3- symptomatic - treatment > 12 mo.

166

75 (41.4%)

74 (40.9%)

17 (47.2%)

 

  4- asymptomatic - no treatment

48

19 (10.5%)

26 (14.4%)

3 (8.3%)

 

  5- asymptomatic - treatment ≤ 12 mo.

14

6 (3.3%)

7 (3.9%)

1 (2.8%)

 

  6- asymptomatic - treatment > 12 mo.

77

41 (22.7%)

30 (16.6%)

6 (16.7%)

 

 Classification of outcome

137

   

0.015 [0.14]***

  1- recovery within 3 years

72

29 (52.73%)

36 (52.17%)

7 (53.85%)

 

  2- recovery between 3 and 5 years

32

9 (16.36%)

17 (24.64%)

6 (46.15%)

 

  3- no recovery at 5 years

29

15 (27.27%)

14 (20.29%)

0 (0%)

 

  4- death

4

2 (3.64%)

2 (2.9%)

0 (0%)

 

*Significant raw p-values are followed by corrected p-values (Bonferroni correction) in brackets

**Small “Death” category excluded

***G/G vs. G/A + A/A

In another application, a multivariate model was built with the most important variables collected at diagnosis (age, sex, organs involved, chest X-ray stage, and BTNL2 polymorphism) to test their association with familial cases.

Results

The study population

Among the 463 patients, 256 presented with a sporadic disease and 207 belonged to 140 families (one patient from each of 85 families, two patients from each of 48 families, three patients from each of five families, four patients from one family, and seven patients from another one). Most of the 303 patients with known ancestors’ birth countries were European (78%); the others were Caribbean or Sub-Saharan African (22%). This distribution did not differ from that of the controls. Table 1 shows a comparison of patient epidemiological, clinical, and biological characteristics between sporadic and familial cases.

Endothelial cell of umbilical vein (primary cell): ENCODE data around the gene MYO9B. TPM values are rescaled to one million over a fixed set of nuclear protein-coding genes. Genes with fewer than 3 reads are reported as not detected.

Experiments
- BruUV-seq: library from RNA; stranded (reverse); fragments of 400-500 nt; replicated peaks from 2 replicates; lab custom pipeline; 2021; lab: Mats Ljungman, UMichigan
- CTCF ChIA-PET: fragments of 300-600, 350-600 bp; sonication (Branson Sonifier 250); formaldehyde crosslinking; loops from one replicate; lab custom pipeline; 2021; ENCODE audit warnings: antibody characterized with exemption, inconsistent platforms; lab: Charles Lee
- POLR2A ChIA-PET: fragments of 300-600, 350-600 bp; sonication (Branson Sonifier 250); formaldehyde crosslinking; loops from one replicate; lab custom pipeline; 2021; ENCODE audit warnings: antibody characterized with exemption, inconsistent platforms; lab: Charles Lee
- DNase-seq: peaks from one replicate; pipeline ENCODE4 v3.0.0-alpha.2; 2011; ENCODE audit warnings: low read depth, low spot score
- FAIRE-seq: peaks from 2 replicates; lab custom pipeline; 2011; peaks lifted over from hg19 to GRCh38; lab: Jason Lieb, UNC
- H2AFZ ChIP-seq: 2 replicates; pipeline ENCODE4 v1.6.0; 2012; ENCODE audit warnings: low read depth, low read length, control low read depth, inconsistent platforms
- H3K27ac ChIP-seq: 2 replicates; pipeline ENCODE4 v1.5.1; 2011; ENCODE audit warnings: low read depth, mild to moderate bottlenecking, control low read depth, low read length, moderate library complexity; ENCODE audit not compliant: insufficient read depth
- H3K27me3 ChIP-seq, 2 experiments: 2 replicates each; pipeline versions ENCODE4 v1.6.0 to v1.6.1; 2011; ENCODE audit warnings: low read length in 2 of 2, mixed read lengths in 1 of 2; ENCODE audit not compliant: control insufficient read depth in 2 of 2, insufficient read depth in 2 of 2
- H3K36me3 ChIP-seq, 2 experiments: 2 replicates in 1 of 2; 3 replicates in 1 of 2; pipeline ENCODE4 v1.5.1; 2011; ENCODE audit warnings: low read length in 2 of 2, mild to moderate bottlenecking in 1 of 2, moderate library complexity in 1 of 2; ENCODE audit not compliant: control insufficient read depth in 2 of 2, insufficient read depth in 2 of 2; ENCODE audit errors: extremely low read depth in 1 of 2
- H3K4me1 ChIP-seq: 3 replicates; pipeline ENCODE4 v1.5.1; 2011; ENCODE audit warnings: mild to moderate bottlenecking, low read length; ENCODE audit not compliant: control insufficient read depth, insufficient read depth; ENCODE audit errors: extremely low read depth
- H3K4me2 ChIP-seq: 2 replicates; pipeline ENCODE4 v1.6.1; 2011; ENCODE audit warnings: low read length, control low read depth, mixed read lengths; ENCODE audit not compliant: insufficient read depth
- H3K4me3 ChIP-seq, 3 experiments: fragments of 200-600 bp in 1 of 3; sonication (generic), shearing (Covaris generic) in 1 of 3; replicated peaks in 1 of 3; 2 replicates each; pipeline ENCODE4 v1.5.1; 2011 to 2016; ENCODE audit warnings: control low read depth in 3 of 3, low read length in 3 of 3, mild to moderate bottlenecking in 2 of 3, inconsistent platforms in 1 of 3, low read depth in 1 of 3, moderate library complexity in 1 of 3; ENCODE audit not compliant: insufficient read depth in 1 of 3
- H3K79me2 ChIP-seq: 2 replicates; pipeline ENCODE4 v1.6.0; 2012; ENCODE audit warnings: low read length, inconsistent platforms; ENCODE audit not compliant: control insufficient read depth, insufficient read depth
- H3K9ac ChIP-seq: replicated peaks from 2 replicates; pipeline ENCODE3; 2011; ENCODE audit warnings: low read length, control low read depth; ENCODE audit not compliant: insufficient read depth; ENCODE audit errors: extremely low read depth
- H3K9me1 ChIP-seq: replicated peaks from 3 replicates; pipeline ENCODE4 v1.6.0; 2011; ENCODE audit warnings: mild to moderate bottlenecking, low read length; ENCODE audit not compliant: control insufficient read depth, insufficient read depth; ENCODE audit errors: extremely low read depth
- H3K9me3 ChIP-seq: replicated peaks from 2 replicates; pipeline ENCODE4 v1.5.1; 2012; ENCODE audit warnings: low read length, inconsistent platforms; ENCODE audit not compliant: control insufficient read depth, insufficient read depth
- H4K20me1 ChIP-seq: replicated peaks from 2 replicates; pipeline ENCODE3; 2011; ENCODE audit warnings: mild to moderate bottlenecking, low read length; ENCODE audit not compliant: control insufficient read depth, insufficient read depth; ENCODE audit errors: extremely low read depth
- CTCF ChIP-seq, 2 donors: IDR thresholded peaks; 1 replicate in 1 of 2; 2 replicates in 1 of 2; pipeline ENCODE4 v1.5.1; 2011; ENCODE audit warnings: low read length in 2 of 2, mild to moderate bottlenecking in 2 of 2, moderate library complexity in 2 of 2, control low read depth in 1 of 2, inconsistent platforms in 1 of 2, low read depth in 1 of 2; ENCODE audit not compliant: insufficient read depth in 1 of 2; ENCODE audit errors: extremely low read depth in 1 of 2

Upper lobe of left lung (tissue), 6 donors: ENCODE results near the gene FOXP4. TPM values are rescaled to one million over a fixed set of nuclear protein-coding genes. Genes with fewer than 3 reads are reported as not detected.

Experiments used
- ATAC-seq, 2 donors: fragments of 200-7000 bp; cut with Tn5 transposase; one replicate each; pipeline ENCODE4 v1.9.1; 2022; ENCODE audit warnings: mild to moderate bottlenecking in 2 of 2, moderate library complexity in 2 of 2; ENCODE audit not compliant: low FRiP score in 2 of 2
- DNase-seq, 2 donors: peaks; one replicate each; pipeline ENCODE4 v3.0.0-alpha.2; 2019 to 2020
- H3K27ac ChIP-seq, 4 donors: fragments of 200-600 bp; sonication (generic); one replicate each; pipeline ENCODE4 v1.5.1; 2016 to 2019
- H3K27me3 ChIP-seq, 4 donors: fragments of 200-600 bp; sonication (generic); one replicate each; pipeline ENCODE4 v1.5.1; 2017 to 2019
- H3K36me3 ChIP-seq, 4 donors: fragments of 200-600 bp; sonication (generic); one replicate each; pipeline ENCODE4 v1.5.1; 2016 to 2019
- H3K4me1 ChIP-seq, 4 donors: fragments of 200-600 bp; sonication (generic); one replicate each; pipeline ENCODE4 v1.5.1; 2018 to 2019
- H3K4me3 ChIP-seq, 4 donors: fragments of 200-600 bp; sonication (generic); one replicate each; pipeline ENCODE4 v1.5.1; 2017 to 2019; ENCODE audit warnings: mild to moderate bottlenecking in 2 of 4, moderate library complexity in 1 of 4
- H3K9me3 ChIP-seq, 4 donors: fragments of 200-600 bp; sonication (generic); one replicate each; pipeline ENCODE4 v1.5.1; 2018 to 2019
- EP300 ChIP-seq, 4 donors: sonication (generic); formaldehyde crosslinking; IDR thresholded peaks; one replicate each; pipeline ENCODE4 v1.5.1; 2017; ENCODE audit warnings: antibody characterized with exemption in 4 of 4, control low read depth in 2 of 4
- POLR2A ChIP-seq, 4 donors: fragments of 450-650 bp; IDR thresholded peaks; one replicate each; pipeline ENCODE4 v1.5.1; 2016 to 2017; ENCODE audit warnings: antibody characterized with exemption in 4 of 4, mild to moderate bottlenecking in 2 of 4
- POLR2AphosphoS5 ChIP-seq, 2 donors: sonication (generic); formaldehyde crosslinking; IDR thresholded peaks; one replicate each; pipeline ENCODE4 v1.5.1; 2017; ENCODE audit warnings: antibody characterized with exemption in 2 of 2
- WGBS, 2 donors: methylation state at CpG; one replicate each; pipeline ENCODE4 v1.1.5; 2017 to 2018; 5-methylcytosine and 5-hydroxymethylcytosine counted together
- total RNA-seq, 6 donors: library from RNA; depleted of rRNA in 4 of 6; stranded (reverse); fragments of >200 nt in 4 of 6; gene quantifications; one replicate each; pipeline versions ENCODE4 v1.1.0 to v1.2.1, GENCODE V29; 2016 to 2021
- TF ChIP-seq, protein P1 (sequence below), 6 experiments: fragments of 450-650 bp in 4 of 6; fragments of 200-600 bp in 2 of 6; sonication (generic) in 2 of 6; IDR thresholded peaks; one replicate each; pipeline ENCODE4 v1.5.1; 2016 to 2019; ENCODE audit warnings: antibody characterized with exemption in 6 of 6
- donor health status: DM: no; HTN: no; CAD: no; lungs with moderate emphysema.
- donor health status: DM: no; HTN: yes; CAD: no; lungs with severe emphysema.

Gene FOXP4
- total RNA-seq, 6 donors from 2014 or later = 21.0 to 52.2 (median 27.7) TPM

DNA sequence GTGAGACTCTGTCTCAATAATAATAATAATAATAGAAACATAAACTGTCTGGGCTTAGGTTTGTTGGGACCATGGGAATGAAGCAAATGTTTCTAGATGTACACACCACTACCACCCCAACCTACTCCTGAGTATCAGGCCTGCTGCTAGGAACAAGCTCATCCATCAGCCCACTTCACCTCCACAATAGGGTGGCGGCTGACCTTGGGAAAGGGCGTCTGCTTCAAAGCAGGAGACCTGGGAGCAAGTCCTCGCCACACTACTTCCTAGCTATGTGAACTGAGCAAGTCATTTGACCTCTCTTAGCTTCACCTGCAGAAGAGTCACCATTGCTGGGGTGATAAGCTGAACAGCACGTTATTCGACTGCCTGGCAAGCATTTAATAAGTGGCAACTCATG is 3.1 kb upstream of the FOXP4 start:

Impact of disease type

Univariate comparisons between sporadic and familial cases revealed no significant differences in terms of sex ratio, geographical origin, number of involved organs at diagnosis, distribution of chest X-ray stages at diagnosis, respiratory function tests, biological data, or smoking habits. Also, the incidence of Löfgren syndrome was not different between familial and sporadic cases (17.8% vs. 13.5%, respectively). However, the age at diagnosis was lower in familial cases (p = 0.021 after Bonferroni correction) and the combinations of organs involved at diagnosis were significantly different (p = 0.003 after Bonferroni correction).

Sporadic cases needed treatment more often than familial cases (p = 0.008 after Bonferroni correction). Among treated patients, 52.3% of familial and 59.8% of sporadic cases received exclusively corticosteroids. Other treatments (methotrexate, azathioprine, aminoquinolines, or anti-TNF alpha) were given to 47.7% of familial and 40.2% of sporadic cases. The SCAC was significantly different between familial and sporadic cases (p = 0.0497 after Bonferroni correction) but the classification of outcome did not show a significant difference.

A multivariate model was then constructed with the following variables assessed at diagnosis: age, sex, chest X-ray stage, organs involved, and BTNL2 polymorphism. The model was run on the 390 patients without missing data (233 sporadic and 157 familial cases, the former being the reference). The OR estimates and their 95% CIs were 0.81 [0.69; 0.96] for age (per ten-year increment) and 0.73 [0.45; 1.18] for sex (males vs. females). Considering an additive effect for ordinal variables and a dominant genetic model for BTNL2 polymorphism (GG being the wild-type homozygous genotype), the OR estimates were: 1.04 [0.80; 1.34] for chest X-ray stage (per stage increment), 1.46 [0.62; 3.45] for BTNL2 (G/G vs. G/A plus A/A), 1.13 [0.67; 1.88] for organs involved “lungs only”, 0.47 [0.21; 1.08] for “lungs and eyes”, 3.16 [1.05; 9.54] for “lungs and skin” (“other organs” being the reference). In agreement with the univariate analyses, familial cases were significantly younger at diagnosis than sporadic ones (p = 0.016) and the organs involved in familial cases were more often “lungs and skin” (p = 0.041).

Impact of BTNL2

In the control population (n = 430), the genotypes observed for SNP rs2076530 (normal allele vs. mutated variant A) were respectively 75 (17.4%) G/G, 143 (33.2%) G/A, and 212 (49.3%) A/A. The relative distribution of genotype G/G vs. G/A plus A/A was significantly different between sarcoidosis cases and the control population (odds ratio, OR = 2.02; 95% confidence interval, CI: [1.32–3.09]). The same comparison performed between familial and sporadic cases showed no statistically significant difference.